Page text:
Forbidden Trail (1932)

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Forbidden Trail (1932) Poster

Karger is behind all the cattle rustling. After Tom Devlin catches his man Burke in the act, Burke hides evidence against Karger in his jail cell. Later when Tom is jailed he accidentally ... See full summary »


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1 November 2005 | krorie
6
| A good Buck Jones early talkie western
Before there were Roy, Gene, and Hoppy, there were Tom, Bill, and Buck. None of the older cowboy stars was a singer. Bill (William S. Hart) was the most authentic of the three, Tom Mix the most romantic, but it was Buck Jones who made the most successful transition from silent westerns to talkies in the 1930's. Though I was born too late to remember any of the Buck Jones features first hand, my mother was a great fan of his and told me many stories about him and his movies. When he died in the Cocoanut Grove nightclub fire in Boston in 1942 all kinds of apocryphal stores began to circulate across the nation. One that my mother actually believed was that Buck died when he went back into the club to save his horse, Silver. I never told her that from my research there were no animals other than human in the club when it burned. Buck Jones was a larger than life cowboy hero to his many fans.

"Forbidden Trail" is one of his early talkies and it's a fairly good oater. What might seem strange to later fans of the genre is the humor provided not just by a comical sidekick but by the star himself. In the film, Buck and his pal Happy are practical jokers and do both physical and oral humor. One is reminded of the later Sunset Carson films featuring Smiley Burnette when both did humor. Because Buck is looked on as a joke in the early stages of the film, it surprises everyone when later he catches the bad guys because of his riding, fighting, and shooting abilities. Barbara Weeks is the love interest and she never doubts Buck's ability to handle the situation. She stands beside him even when he is accused of murder and arson. There is a whole passel of outlaws provided headed by the double dealing 'Cash' Karger (Wallis Clark).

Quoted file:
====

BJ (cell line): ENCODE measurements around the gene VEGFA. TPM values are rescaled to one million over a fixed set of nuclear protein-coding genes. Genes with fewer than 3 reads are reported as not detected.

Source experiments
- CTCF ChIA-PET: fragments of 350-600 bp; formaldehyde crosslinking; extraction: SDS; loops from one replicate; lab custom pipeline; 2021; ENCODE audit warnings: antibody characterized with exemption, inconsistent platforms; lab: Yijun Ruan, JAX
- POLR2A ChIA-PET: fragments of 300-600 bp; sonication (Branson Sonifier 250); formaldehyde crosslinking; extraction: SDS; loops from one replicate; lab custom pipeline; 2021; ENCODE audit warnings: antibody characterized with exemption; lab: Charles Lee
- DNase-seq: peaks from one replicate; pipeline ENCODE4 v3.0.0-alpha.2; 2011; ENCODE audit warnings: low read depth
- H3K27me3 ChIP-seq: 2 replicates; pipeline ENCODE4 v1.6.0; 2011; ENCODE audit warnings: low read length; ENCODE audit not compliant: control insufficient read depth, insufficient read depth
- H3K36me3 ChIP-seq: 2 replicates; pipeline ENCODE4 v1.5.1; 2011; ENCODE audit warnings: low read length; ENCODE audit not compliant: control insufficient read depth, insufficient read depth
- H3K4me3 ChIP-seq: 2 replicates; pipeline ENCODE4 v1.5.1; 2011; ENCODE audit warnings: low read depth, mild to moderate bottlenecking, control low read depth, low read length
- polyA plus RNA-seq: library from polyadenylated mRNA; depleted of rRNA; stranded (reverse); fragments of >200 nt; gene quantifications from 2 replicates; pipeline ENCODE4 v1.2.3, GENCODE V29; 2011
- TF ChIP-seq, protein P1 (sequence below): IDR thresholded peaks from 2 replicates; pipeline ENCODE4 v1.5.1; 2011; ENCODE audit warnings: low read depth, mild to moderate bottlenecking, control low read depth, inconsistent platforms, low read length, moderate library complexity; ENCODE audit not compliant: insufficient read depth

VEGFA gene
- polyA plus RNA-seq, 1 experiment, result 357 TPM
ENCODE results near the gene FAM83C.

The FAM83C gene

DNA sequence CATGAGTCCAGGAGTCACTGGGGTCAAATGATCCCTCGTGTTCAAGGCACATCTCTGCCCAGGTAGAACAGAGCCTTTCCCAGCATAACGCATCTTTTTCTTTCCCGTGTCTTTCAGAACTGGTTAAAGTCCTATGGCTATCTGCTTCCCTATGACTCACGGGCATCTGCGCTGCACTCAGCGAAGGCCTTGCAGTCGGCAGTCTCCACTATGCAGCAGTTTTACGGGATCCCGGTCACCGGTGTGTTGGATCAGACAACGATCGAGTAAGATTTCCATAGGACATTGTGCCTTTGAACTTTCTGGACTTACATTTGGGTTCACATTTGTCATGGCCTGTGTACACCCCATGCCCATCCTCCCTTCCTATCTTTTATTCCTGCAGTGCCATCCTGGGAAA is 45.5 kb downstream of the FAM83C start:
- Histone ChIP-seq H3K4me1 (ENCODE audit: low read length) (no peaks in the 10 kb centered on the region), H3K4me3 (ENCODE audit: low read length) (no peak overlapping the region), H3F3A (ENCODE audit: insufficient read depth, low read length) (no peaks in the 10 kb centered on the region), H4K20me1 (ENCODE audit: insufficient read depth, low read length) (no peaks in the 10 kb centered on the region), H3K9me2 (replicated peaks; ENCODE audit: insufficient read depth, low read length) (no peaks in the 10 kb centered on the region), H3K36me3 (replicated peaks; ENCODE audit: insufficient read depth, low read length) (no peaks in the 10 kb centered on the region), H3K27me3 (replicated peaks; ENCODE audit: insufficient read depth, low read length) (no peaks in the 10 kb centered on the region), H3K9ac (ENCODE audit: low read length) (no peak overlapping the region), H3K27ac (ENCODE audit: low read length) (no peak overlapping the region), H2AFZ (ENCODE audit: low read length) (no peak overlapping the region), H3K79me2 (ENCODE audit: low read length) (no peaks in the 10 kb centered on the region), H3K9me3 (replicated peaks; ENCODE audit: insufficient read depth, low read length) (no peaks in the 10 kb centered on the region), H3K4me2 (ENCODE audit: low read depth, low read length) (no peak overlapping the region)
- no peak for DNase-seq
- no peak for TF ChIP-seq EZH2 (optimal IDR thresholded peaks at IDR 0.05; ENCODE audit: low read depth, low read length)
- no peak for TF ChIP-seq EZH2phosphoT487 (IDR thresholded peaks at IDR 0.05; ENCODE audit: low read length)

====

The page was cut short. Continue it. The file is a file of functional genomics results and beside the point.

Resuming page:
Beware that this was made in 1932 when Hollywood was infamous for its racial stereotyping. Wong, the cook, has at least one racial slur hurled at him during his few brief appearances.

This early Buck Jones talkie is well worth watching. If you've never seen one of the pre-singing cowboy Saturday matinée flicks, this one may surprise you, plenty of action and no music to slow things down.

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